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Reinforcing Microsoft's position was Ballmer's video of 10 or so partner OEMs. The list was dominated by the familiar names of desktop and laptop companies, with just a trio - Sony (Xperia), Samsung (Omnia), and HTC - coming from the mobile market.

When it came to the PC and Windows 7, Ballmer and his demonstration assistant Charlotte Jones missed the point. They pretty much glossed over what's arguably one of the most interesting features for this kind of crowd and that's been something of an open secret in Windows 7: touch. Windows 7 has been engineered so that many of the mouse and key-based commands can be executed by putting finger to screen. Sure, that's a niche market but it's got the cool factor, and cool is important in a demanding and fashion-driven market like consumer electronics.

Instead, Ballmer gave an overall introduction to Windows 7, while announcing the first beta like this was some kind of Microsoft developer conference, where people actually care about betas.

There were few frills, and many Windows 7 capabilities we've known about since last October's Professional Developer Conference (PDC). New icons, easy navigation, faster start times and performance, and fewer of those annoying alerts. Also, easier home networking - that at least drew a CES reaction.

It was a telling indication of what the CES crowd was really after, by the response given to the news around Xbox and Xbox Live. Microsoft's president of entertainment and devices Robbie Bach did what Ballmer didn't - demonstrated the really shiny goodies, provided roadmap details, and presented an appealing combination of Windows, device, and online service that got people excited.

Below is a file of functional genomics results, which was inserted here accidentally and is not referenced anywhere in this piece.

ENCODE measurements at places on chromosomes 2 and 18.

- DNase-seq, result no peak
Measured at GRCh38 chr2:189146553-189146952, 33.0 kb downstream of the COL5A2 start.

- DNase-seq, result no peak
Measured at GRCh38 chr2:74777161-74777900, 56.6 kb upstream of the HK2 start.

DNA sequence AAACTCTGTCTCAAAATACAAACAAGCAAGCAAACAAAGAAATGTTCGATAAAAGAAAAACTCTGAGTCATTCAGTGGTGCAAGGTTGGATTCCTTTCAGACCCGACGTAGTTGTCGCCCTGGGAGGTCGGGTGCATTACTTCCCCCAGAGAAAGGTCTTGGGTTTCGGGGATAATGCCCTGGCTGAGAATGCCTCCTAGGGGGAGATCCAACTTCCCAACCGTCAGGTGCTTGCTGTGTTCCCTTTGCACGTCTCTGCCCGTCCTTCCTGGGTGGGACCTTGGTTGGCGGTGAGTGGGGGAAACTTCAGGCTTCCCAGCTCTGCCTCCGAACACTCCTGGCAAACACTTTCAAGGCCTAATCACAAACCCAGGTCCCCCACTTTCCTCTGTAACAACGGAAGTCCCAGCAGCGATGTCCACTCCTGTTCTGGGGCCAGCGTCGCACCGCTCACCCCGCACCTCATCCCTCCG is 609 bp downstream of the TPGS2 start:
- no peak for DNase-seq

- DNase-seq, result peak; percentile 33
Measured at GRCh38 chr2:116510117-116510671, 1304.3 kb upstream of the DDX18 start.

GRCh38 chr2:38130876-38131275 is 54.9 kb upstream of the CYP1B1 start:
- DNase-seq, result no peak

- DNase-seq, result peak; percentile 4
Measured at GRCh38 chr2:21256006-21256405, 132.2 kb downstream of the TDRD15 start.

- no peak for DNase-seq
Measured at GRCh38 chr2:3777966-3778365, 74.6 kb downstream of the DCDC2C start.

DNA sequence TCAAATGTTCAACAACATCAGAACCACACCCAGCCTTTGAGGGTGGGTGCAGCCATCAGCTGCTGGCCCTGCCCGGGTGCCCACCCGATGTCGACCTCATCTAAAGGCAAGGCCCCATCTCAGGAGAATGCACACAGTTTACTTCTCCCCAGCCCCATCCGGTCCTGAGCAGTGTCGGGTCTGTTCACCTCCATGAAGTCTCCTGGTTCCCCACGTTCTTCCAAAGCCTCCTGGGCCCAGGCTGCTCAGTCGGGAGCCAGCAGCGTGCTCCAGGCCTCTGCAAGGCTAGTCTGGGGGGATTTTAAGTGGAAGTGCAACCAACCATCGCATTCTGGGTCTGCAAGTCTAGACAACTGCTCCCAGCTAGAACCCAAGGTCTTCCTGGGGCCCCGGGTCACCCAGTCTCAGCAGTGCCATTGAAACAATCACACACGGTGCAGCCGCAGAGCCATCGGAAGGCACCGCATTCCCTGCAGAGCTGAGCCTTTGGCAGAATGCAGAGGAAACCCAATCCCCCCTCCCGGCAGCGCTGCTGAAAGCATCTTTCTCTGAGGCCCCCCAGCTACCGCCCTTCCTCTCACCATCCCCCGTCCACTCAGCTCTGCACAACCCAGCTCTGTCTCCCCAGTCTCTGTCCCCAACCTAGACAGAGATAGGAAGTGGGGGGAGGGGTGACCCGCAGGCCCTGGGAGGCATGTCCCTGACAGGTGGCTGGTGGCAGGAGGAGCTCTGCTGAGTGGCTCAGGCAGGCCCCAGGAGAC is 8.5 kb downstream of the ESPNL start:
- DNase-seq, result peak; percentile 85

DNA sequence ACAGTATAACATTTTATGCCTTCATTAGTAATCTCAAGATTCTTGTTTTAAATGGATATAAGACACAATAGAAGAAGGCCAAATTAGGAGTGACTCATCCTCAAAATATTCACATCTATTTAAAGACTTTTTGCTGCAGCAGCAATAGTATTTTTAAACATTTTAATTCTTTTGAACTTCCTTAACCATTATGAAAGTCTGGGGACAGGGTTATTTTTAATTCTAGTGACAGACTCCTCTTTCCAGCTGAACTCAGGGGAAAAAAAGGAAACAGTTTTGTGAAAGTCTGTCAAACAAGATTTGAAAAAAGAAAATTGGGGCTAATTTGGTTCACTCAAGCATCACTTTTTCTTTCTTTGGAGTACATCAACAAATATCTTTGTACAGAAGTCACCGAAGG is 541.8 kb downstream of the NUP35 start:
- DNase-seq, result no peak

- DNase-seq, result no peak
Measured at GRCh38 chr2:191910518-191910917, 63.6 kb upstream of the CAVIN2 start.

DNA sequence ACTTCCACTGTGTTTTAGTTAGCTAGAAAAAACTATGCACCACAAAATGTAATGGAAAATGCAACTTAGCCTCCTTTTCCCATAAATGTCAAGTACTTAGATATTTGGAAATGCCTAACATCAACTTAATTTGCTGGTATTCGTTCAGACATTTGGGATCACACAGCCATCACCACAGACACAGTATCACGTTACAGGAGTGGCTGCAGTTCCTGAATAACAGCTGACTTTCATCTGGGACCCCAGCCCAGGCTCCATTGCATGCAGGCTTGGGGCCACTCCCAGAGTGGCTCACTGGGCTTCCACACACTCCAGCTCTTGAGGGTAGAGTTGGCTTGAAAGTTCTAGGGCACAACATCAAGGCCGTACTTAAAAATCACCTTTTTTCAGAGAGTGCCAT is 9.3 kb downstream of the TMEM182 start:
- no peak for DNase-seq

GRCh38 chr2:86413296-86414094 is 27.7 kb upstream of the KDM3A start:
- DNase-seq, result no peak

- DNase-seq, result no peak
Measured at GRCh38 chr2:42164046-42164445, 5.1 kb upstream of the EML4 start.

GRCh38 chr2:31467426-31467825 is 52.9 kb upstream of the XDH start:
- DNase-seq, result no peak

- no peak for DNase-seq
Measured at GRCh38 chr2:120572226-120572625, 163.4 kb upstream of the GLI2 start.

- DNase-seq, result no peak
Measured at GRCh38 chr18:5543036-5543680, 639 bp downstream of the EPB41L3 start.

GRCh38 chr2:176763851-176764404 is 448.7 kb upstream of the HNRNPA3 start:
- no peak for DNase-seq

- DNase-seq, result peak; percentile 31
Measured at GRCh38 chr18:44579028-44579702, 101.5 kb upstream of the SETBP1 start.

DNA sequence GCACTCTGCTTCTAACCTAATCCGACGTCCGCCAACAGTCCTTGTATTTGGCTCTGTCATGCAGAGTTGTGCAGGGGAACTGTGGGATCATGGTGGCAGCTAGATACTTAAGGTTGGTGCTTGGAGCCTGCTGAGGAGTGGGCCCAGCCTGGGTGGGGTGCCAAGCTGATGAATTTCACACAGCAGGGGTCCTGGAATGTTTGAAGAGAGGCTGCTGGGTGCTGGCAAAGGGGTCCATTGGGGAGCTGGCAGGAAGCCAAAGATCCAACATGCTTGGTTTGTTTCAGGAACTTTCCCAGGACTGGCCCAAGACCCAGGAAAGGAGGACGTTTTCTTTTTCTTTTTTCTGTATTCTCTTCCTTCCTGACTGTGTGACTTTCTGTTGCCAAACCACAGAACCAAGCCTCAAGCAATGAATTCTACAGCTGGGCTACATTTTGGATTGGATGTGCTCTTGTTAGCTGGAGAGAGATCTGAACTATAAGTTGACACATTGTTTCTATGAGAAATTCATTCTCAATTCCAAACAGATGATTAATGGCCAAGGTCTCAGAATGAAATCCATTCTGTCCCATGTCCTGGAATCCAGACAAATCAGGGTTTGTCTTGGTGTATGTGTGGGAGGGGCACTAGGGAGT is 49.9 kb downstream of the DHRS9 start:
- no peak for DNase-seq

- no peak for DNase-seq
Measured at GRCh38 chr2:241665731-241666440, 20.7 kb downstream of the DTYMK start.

Steady does it

To whoops and applause, Bach announced a strategy version of its run-away Halo game that's coming on February 28, with a preview on February 25. He announced the next installment in the Halo library, Halo 3 ODST, that's coming in the fall. Also, appealing was Xbox Live Primetime, a service that lets you - the gamer - enter an online quiz show and pit yourself against other contestants on Xbox Live.

But maybe there was a method to Ballmer's dullness. By introducing Windows 7 and taking partners through the solid but unremarkable features, Ballmer was reassuring OEMs it's safe to trust Microsoft and Windows.

And that was important. Windows Vista saw many burned by Microsoft's empty promises of technical capabilities and market adoption. Ballmer's presentation came at a time when OEMs are investigating alternatives to Windows, such as Linux, for those new markets Ballmer believes in. Ballmer needed a no-nonsense presentation to at least convince partners that Windows on the PC is a safe bet once more.

Maybe he delivered. ®

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